If you’re an Old Wall shop, you traffic in contrived sophistication and perceived scarcity value, it’s what you do.


If you’re consensus, you forecast 3% on the 10Y and serially revise your earnings/growth forecast lower every year, it’s what you do. 


If you’re an active participant in this democratization of investment research experiment we’re conducting @Hedgeye, you try to simplify the complex. That and buy long bonds and bond proxies (Utilities, REITs, etc) when growth is slowing. 


7-months of boring allocations to long bonds isn’t the positioning fabric dazzling macro narratives are weaved on or sexy marketing campaigns based but that’s okay. We’re old enough to know better, but still young enough not to care. 


Post-Script | Recession Mongering: To be clear, our call has been that the probability of recession is rising and insufficiently discounted by markets. We don’t need an outright technical recession for our #GrowthSlowing call to manifest as recessionary price action in equities – we only need the prevailing opinion/sentiment/consensus to recouple with the more dismal underlying macro and corporate profit reality. Across a growing swath of companies (namely, smaller cap/lower liquidity/higher beta/higher leverage style factors) bear market price action has already commenced. 


…. Oh yeah, and the domestic services sector showed further slowing yesterday as the ISM Services reading slowed to its lowest reading in two years and the EU cut its growth and inflation forecasts again this morning.


To real-life page turners and harmonious Resolutions,


Christian B. Drake

U.S. Macro Analyst


Old Enough To Know Better - EL C I Spreads Demand standardsl

INVITE | 1Q16 Internet Best Ideas Call (TODAY)

Takeaway: Please join us for our today at 1:00pm EST. Dialing instructions below

We will be hosting our quarterly INTERNET BEST IDEAS Update Call today at 1pm EST.  We will be reviewing the major themes and incremental developments to our Best Idea Short theses (YELP, TWTR), and will be discussing two recently-closed Best Ideas that we have added to our Bench in the opposite direction (LNKD as a potential Short, P as a potential Long).  The emphasis of this call will be to outline our view over various durations (particularly 2016) as well as the upcoming catalyst calendar; identifying the major catalysts and risks to each company over the near-to-intermediate term.


Join us for our call today at 1:00pm EST.  Dialing instructions below




  • TWTR: Aggressive monetization tactics creating structural headwinds; why there is at least one more leg down to the short.
  • YELP: Sell-side refuses to acknowledge its attrition, so estimates still too high.  Question if mgmt will repeat 2015 mistake and guide to them
  • LNKD: Closed Long, Potential Short.  Selling environment appears to be deteriorating, could be beginning of challenging trend
  • P: Covered Short, Potential Long.  Dead money or Call Option? Depends on how mgmt chooses to proceed post Web IV


Participating Dialing Instructions

  • Toll Free:
  • Toll:
  • UK: 0-
  • Confirmation Number: 13629885
  • Materials: CLICK HERE


Hesham Shaaban, CFA


The Macro Show Replay | February 4, 2016


investing ideas

Risk Managed Long Term Investing for Pros

Hedgeye CEO Keith McCullough handpicks the “best of the best” long and short ideas delivered to him by our team of over 30 research analysts across myriad sectors.

Why We’re Bearish On U.S. Housing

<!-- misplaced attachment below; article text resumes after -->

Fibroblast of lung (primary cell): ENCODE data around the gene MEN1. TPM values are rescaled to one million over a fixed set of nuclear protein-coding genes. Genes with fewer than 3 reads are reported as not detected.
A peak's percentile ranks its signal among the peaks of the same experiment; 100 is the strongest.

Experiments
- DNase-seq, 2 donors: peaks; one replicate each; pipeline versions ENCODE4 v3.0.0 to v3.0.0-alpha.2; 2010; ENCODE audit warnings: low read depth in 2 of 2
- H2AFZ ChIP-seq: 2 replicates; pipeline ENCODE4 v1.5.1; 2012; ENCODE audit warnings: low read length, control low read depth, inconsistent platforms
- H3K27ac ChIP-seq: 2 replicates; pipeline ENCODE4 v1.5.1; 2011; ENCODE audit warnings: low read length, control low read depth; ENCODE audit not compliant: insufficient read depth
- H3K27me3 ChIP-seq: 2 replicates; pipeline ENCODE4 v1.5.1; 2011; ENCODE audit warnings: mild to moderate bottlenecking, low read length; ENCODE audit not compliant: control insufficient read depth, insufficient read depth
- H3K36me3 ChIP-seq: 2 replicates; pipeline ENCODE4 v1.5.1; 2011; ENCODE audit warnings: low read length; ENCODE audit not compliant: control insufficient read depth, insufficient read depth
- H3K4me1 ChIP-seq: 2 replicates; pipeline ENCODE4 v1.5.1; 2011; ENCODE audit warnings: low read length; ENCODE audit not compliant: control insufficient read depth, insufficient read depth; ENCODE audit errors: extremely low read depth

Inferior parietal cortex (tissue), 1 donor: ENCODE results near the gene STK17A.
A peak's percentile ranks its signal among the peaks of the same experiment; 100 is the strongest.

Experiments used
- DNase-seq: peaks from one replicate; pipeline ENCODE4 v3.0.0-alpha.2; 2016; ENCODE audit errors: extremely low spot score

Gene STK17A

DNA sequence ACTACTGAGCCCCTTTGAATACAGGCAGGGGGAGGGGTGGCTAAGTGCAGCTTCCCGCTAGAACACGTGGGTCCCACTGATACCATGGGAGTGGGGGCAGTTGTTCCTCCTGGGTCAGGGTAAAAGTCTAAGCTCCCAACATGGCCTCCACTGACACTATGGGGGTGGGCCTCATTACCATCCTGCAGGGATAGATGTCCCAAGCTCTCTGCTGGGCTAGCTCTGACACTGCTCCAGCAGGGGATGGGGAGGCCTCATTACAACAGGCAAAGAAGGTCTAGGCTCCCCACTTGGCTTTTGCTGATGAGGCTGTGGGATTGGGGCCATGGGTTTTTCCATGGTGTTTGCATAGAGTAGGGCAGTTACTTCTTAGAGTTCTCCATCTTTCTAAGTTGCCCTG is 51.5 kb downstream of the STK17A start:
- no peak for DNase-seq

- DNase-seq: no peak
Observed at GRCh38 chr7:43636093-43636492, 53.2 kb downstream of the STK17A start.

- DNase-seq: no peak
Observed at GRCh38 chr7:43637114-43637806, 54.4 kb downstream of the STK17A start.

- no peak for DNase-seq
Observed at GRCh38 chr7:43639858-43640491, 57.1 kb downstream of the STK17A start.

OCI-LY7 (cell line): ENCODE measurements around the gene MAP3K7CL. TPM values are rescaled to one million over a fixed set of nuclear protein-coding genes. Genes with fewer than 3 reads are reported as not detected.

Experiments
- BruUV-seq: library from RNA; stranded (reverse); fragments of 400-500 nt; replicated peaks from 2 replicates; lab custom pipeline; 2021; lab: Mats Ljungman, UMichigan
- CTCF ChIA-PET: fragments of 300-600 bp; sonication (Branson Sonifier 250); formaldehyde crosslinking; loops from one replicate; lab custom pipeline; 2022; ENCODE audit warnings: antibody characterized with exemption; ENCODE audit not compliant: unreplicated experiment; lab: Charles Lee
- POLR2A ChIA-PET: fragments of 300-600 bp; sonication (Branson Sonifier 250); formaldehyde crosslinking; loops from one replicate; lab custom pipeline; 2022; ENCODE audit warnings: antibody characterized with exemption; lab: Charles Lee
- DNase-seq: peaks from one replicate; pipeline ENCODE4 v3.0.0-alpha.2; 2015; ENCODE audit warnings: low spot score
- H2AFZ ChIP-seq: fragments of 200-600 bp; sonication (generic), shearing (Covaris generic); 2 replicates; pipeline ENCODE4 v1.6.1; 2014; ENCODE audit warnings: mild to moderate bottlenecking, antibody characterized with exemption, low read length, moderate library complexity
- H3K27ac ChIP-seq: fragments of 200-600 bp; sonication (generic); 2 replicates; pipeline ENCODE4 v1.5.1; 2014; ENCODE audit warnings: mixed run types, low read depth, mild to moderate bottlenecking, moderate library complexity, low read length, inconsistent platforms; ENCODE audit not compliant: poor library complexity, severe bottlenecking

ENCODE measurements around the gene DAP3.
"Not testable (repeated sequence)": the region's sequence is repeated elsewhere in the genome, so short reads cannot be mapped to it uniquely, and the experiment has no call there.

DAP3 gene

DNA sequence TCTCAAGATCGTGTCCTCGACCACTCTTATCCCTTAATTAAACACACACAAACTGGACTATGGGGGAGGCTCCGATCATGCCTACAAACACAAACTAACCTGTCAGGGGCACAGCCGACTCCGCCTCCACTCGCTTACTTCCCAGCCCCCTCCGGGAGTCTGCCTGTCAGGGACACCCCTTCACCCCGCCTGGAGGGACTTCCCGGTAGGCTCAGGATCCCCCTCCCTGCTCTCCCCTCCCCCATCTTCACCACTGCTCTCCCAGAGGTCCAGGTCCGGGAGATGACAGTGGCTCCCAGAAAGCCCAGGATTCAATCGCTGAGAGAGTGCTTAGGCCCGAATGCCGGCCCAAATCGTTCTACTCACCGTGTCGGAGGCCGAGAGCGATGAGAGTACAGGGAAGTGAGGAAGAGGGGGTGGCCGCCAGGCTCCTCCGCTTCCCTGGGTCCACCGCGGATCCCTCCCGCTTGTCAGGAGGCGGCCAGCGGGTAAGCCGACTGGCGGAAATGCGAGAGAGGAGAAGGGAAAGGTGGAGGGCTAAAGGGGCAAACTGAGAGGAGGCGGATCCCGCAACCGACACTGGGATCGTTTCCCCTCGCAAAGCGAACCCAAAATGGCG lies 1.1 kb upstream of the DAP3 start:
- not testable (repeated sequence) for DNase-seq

In this excerpt from The Macro Show this morning, Hedgeye analyst Josh Steiner discusses the reasons behind our decision to go from bullish to bearish on the U.S. housing market. He’s joined by U.S. Macro analyst Christian Drake.

Cartoon of the Day: Volcker To Yellen

Cartoon of the Day: Volcker To Yellen  - Fed Chairmen cartoon 02.03.2016


Each Fed chair rises to the occasion.

JT Taylor: 4 Thoughts Heading Into the New Hampshire Primary

Takeaway: New Hampshire and Iowa are very different animals.

Below is a brief excerpt from Potomac Research Group Senior Analyst JT Taylor's Morning Bullets sent to institutional clients each morning. 


JT Taylor: 4 Thoughts Heading Into the New Hampshire Primary - bernie




The Trump spectacle draws large crowds, but he was hurt by an inability to transfer that into committed voters. Cruz by contrast won "the Iowa way" with a new twist, marrying a heavy emphasis on door-to-door campaigning with cutting-edge digital targeting and demographic modeling. Evangelicals made up 64% of Iowa Republicans, and a large portion of the remaining voters classified themselves as very conservative. NH is one of the least religious states in the country and has a large block of libertarian and moderate voters. Fertile ground for Trump and Rubio -- or one of the governors. Not Cruz.

A Trump Ceiling?

Entrance and exit polls from Iowa indicated that higher turnout, especially among new voters, didn't translate into a big Trump boost -- it seems his presence in the race brought out an even share of fans and detractors. This may be indicative of a Trump ceiling among Republican primary voters -- a notion that would be cemented with a similar result in the Granite state. Trump needs a ground game to complement his message in order to win here and beyond.

Bush got burned. Badly

His campaign and Super PAC spent a combined $14.1 million in Iowa on ads alone -- that works out to more than $2,800 per vote for a dismal sixth-place finish. In NH, he'll be hard-pressed to convince voters that he's a better establishment standard-bearer than Rubio, who he just lost to by 20 points...

Sanders is in for the long haul

His campaign announced this week that it had pulled in $20 million in donations in January alone, averaging $27 apiece -- something he repeatedly highlighted in his not-quite-concession speech Monday night. Did we mention that he raised an additional $3 million after that speech? He's vowed to take the fight to Hillary "all the way to the convention."

Hedgeye Statistics

The total percentage of successful long and short trading signals since the inception of Real-Time Alerts in August of 2008.

  • LONG SIGNALS 80.46%
  • SHORT SIGNALS 78.35%